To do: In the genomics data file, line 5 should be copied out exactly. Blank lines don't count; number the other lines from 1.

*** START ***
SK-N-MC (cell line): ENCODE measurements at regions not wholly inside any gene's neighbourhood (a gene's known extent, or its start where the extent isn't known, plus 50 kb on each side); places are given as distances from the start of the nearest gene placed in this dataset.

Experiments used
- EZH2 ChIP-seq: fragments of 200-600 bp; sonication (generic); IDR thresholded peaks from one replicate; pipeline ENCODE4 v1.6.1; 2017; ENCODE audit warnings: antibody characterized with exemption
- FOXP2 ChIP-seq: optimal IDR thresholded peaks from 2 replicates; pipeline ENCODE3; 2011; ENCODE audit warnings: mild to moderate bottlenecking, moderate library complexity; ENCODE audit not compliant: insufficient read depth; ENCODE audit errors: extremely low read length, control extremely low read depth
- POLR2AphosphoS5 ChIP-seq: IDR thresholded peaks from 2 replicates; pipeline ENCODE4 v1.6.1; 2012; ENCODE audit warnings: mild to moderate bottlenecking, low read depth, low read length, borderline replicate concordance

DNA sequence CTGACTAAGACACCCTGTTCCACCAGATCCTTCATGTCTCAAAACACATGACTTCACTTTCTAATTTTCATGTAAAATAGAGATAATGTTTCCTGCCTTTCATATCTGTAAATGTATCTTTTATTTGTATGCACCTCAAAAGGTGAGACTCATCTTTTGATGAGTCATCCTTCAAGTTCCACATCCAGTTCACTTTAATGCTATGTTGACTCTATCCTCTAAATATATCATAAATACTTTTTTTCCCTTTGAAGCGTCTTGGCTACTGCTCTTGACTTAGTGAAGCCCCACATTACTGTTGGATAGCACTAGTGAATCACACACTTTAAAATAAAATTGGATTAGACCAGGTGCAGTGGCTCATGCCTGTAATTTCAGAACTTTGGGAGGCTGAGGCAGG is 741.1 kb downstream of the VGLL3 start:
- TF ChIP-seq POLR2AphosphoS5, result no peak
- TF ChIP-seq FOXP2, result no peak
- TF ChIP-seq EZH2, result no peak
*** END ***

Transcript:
- POLR2AphosphoS5 ChIP-seq: IDR thresholded peaks from 2 replicates; pipeline ENCODE4 v1.6.1; 2012; ENCODE audit warnings: mild to moderate bottlenecking, low read depth, low read length, borderline replicate concordance